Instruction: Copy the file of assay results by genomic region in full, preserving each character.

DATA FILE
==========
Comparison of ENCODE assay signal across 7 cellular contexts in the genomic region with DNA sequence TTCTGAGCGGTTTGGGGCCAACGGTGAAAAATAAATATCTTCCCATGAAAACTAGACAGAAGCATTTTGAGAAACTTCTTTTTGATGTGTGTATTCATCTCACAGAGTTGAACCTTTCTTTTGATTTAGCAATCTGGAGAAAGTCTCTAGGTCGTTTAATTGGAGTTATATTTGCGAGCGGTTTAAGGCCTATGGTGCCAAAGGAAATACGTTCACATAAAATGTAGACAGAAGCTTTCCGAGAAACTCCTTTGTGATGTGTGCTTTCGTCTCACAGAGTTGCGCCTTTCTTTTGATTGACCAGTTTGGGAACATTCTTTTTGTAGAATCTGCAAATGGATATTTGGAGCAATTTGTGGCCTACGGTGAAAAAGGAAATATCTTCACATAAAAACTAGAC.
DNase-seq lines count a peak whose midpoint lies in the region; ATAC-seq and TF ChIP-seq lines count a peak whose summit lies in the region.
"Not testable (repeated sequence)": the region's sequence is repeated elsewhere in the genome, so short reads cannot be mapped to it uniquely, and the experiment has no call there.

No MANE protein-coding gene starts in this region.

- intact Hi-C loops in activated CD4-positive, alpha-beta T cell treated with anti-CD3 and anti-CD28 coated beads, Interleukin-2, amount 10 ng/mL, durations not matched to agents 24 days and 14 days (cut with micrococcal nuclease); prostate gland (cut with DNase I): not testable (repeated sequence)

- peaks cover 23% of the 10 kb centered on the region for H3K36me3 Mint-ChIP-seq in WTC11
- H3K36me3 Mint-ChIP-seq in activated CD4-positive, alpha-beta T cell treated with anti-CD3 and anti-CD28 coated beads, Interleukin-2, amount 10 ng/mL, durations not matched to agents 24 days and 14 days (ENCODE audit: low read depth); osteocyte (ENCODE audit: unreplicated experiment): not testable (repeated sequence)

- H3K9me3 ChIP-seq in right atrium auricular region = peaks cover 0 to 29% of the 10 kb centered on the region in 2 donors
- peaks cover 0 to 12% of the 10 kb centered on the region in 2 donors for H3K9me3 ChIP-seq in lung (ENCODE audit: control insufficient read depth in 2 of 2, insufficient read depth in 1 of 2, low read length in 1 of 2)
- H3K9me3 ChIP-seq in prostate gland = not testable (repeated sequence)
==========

Comparison of ENCODE assay signal across 7 cellular contexts in the genomic region with DNA sequence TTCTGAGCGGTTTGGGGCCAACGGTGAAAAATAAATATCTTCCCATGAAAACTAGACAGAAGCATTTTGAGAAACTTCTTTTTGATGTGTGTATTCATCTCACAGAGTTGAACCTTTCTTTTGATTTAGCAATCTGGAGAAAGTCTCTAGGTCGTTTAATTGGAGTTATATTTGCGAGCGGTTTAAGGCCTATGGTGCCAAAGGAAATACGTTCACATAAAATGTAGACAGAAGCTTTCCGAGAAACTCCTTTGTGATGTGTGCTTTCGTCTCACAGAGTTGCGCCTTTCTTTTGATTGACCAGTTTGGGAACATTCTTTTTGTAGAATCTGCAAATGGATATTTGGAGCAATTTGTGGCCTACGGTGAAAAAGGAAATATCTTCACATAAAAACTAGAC.
DNase-seq lines count a peak whose midpoint lies in the region; ATAC-seq and TF ChIP-seq lines count a peak whose summit lies in the region.
"Not testable (repeated sequence)": the region's sequence is repeated elsewhere in the genome, so short reads cannot be mapped to it uniquely, and the experiment has no call there.

No MANE protein-coding gene starts in this region.

- intact Hi-C loops in activated CD4-positive, alpha-beta T cell treated with anti-CD3 and anti-CD28 coated beads, Interleukin-2, amount 10 ng/mL, durations not matched to agents 24 days and 14 days (cut with micrococcal nuclease); prostate gland (cut with DNase I): not testable (repeated sequence)

- peaks cover 23% of the 10 kb centered on the region for H3K36me3 Mint-ChIP-seq in WTC11
- H3K36me3 Mint-ChIP-seq in activated CD4-positive, alpha-beta T cell treated with anti-CD3 and anti-CD28 coated beads, Interleukin-2, amount 10 ng/mL, durations not matched to agents 24 days and 14 days (ENCODE audit: low read depth); osteocyte (ENCODE audit: unreplicated experiment): not testable (repeated sequence)

- H3K9me3 ChIP-seq in right atrium auricular region = peaks cover 0 to 29% of the 10 kb centered on the region in 2 donors
- peaks cover 0 to 12% of the 10 kb centered on the region in 2 donors for H3K9me3 ChIP-seq in lung (ENCODE audit: control insufficient read depth in 2 of 2, insufficient read depth in 1 of 2, low read length in 1 of 2)
- H3K9me3 ChIP-seq in prostate gland = not testable (repeated sequence)